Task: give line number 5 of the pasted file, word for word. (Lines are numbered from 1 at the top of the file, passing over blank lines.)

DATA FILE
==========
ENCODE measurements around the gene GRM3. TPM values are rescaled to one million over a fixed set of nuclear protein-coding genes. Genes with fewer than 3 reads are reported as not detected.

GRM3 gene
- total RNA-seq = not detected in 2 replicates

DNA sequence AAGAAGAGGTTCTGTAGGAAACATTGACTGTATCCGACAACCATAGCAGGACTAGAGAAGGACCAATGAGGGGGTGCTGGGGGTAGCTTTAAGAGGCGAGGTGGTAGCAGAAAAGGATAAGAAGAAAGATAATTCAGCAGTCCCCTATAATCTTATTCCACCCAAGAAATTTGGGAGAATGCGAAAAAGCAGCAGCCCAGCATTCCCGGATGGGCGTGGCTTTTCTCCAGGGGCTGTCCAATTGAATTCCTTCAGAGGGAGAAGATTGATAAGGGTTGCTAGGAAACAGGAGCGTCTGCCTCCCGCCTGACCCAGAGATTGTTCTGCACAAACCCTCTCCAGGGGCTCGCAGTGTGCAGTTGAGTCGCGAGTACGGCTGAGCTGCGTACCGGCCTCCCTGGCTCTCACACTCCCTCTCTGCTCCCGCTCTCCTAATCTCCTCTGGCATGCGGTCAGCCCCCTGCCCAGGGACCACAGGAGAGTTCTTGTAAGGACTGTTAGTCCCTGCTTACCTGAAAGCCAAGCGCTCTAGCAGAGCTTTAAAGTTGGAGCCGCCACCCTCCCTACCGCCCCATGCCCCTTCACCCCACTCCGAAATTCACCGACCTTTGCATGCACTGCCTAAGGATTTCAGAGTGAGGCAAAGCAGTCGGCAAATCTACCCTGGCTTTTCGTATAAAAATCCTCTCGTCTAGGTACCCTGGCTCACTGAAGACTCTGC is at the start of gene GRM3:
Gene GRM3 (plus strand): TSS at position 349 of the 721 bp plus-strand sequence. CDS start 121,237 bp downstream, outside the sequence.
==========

Gene GRM3 (plus strand): TSS at position 349 of the 721 bp plus-strand sequence. CDS start 121,237 bp downstream, outside the sequence.